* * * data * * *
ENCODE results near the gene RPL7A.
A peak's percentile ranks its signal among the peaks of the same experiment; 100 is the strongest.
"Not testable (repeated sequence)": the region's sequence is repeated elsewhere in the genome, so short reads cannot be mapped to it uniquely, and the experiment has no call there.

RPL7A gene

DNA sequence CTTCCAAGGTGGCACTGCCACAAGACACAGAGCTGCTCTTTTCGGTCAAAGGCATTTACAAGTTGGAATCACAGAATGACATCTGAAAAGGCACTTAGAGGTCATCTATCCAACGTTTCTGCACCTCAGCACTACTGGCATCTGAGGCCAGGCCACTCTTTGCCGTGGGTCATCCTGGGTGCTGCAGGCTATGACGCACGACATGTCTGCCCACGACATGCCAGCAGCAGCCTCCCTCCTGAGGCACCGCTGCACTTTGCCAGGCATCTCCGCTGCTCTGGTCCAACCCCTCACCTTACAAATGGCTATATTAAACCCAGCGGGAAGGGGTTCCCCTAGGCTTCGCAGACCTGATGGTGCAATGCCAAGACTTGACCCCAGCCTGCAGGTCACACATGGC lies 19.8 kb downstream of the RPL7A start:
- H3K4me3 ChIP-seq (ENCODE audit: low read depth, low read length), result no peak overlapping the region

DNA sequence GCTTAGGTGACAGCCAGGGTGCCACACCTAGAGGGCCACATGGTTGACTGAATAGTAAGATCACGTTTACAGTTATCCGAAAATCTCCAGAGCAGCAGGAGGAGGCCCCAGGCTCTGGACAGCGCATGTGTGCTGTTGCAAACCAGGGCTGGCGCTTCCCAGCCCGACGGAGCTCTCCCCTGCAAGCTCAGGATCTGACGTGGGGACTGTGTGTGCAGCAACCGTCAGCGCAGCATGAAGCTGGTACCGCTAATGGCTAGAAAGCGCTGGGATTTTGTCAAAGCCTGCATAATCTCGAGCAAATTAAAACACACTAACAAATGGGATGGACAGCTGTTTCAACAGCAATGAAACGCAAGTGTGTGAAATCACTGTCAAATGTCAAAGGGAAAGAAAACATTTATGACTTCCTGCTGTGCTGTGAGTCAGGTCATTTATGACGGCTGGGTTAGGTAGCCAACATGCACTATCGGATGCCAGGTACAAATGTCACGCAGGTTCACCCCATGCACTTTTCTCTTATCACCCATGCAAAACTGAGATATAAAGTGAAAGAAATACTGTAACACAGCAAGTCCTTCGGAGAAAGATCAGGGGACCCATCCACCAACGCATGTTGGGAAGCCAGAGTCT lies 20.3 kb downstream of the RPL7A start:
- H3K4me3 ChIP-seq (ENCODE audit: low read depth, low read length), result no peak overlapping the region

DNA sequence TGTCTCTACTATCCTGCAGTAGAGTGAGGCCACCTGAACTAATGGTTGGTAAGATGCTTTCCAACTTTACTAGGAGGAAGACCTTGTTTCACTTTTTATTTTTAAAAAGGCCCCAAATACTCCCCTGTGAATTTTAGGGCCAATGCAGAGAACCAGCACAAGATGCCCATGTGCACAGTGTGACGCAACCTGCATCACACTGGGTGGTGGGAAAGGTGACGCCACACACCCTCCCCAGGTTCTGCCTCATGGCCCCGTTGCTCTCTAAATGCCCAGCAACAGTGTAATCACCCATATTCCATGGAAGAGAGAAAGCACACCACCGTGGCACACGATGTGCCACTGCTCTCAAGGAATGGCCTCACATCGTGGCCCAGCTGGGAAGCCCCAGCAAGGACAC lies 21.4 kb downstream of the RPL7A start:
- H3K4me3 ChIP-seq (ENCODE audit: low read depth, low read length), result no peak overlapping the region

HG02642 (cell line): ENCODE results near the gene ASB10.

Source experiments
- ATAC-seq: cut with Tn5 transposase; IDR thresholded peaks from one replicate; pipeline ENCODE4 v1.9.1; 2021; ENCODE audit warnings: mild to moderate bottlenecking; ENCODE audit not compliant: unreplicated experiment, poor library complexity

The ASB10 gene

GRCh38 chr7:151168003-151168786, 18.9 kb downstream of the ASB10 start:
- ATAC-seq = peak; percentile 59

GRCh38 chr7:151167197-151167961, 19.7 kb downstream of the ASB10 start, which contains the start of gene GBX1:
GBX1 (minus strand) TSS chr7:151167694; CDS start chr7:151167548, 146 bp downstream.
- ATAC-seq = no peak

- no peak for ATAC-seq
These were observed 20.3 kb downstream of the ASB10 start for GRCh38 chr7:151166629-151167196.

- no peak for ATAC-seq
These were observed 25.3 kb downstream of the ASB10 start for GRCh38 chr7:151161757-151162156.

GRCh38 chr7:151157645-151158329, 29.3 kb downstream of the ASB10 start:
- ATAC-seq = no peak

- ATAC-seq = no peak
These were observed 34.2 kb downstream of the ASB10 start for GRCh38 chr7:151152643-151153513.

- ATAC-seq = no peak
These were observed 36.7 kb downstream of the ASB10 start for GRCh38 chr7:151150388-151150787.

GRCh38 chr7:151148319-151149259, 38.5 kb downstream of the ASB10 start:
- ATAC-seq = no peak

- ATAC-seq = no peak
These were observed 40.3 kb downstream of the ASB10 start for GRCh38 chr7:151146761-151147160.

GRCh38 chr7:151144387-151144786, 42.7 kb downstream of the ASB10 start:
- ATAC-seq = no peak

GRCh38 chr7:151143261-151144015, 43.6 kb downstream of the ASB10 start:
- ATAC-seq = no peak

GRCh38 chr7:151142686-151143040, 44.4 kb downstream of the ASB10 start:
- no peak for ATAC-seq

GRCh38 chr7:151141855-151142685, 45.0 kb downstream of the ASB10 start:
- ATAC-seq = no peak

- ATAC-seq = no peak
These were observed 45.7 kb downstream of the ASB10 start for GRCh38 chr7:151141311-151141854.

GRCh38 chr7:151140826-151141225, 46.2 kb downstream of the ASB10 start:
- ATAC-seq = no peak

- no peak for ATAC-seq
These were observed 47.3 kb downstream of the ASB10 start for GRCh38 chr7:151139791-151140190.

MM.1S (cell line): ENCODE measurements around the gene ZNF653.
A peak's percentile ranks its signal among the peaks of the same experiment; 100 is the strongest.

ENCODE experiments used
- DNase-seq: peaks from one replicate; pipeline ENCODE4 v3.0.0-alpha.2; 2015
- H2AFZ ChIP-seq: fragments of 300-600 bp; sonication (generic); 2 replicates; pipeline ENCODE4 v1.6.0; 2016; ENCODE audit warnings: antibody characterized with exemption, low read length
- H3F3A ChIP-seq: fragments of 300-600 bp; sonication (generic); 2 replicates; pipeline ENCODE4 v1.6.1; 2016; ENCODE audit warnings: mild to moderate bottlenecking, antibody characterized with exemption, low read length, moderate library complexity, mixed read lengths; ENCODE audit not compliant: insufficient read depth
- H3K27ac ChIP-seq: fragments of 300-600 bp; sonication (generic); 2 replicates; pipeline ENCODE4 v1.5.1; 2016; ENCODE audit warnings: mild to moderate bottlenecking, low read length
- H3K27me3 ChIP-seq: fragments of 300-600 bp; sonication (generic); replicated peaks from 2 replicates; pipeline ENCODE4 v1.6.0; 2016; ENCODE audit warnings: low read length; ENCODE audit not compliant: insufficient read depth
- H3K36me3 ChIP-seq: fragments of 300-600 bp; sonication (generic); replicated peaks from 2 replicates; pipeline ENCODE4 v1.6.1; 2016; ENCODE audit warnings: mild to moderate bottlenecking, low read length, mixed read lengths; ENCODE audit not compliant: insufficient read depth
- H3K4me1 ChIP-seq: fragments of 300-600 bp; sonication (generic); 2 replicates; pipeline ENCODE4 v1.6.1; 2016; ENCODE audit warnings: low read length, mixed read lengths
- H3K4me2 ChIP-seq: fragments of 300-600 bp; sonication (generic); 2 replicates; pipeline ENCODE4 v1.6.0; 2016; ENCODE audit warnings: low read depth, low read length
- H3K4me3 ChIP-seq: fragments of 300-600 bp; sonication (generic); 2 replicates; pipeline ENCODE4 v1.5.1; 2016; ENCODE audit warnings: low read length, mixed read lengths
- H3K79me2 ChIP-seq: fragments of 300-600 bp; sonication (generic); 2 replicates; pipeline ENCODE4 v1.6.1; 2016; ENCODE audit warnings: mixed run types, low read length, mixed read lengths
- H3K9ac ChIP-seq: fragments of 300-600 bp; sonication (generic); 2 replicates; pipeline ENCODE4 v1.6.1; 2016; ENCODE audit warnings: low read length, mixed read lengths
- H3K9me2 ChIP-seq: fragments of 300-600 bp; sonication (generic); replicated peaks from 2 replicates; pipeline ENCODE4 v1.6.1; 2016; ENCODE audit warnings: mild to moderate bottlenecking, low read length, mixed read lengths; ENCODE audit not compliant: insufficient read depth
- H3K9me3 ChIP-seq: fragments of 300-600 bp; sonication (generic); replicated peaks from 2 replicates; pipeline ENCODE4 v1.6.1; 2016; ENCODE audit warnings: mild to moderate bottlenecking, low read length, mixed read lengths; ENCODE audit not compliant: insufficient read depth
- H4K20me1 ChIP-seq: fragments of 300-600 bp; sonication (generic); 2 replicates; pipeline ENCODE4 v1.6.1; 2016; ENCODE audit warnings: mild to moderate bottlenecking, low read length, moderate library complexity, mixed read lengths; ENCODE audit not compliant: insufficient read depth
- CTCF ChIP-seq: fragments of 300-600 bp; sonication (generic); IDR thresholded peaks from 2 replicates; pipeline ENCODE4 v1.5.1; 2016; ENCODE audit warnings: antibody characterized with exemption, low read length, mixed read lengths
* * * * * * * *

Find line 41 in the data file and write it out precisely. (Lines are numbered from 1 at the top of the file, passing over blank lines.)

- ATAC-seq = no peak